Rickroll The Masses With A Coin Cell Throwie

If there is one educational institution that features on these pages more than any other, it may be Cornell University. Every year we receive a pile of tips showing us the engineering term projects from [Bruce Land]’s students, and among them are some amazing pieces of work. Outside the walls of those technical departments though, we suspect that cool hacks may have been thin on the ground. English Literature majors for example contain among their ranks some astoundingly clever people, but they are not known for their handiness with a soldering iron or a lathe.

We’re happy to note then that someone at Cornell who is handy with a soldering iron has been spreading the love. In the form of coin cell powered throwies that intermittently Rickroll the inhabitants of the institution’s halls of residence. We have few technical details, but they seem to be a simple affair of a small microcontroller dead-bug soldered to a coin cell and a piezoelectric speaker. If we were embarking on such a project we’d reach for an ATtiny of some description, but similar work could be done with a PIC or any number of other families.

The Cornell Daily Sun write-up is more a work of investigative journalism detailing the perplexed residents searching for the devices than it is one of technical reference. We’re pleased to note that the university authorities have a relaxed attitude to the prank, and that no action will be taken against the perpetrator should they be found.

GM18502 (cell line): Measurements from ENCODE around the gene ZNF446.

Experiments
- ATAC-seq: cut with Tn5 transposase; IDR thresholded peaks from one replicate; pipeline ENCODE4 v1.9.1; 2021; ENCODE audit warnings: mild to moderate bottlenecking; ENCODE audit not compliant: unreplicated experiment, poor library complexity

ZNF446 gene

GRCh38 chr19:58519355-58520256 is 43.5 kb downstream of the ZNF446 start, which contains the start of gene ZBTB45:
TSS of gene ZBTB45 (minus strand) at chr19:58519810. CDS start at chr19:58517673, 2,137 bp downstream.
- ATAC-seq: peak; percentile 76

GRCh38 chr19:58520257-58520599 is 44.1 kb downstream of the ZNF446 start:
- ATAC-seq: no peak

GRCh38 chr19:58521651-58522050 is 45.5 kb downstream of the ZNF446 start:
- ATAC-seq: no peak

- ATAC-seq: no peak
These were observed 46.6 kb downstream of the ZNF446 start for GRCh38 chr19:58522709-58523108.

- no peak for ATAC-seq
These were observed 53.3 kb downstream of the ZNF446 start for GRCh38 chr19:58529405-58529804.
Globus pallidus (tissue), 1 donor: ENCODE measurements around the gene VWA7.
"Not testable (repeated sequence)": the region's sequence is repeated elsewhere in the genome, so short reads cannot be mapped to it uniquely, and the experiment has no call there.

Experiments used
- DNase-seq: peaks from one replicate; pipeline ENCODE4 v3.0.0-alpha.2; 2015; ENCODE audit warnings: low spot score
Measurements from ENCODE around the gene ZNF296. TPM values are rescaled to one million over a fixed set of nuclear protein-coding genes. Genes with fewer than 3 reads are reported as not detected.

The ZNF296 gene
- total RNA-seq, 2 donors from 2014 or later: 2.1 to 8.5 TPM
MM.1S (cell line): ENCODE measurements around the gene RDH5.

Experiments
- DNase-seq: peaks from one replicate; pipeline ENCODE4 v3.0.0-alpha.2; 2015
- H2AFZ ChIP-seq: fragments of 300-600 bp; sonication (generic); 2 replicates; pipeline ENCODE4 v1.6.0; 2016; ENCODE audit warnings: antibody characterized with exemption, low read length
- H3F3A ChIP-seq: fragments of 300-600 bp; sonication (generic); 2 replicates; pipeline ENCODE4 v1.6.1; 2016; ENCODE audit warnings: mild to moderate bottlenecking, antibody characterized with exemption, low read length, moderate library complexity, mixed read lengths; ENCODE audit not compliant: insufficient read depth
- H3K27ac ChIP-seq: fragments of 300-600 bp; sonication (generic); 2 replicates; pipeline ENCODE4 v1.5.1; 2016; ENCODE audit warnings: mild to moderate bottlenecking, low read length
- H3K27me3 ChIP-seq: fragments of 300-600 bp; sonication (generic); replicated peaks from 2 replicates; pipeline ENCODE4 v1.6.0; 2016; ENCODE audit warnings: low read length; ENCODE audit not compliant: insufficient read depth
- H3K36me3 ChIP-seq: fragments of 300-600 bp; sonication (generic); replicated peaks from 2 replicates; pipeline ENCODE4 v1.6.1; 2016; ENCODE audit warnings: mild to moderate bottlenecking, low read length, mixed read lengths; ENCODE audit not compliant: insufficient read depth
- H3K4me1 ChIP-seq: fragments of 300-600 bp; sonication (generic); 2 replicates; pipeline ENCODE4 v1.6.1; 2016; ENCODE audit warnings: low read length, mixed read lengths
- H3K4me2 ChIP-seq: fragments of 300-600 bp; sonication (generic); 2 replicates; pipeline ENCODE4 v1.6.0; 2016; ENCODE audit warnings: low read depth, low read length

Thus we’d like to take a moment to reach out to the Cornell prankster, and draw their attention to our Coin Cell Challenge competition. There is still time to enter, and a Rickrolling throwie would definitely qualify. This isn’t the first tiny Rickrolling prank we’ve shown you on these pages.

Thanks [Simon Yorkston] for the tip.

16 thoughts on “Rickroll The Masses With A Coin Cell Throwie

        1. It’s recognizable but infuriatingly it’s missing the last two seconds or so to make it a complete phrase from the song. Who ever made it must have ran out of space on the micro.

      1. It is just square waves out a digital pin using analogWrite(). I do the same thing for a commercial product on an esp. Works better for alarm tones though. The imperial march test wav I used sounded like it was coming from an empty helmet so I guess that’s ok.

  1. I’ll try a reworded variant of the same question here as per another article comment post…

    Can we just outright make our own custom size coin cells out of raw materials and sheets of anodes/cathodes salvaged from old pouch cells?

    I’ve a plan on making a 10-inch diameter 2-inch thick coin cell packing… hopefully… 1,200Ah estimate at 3.2V nominal.

  2. Come on, Cornell…!

    Some really interesting opportunities to develop tech to track it down. Even the slowest-moving robot would be a great way to echo-locate the source. Or triangulate with computers and cheap (webcam) mics…Although I’m guessing USB is not time-accurate enough to triangulate sound?

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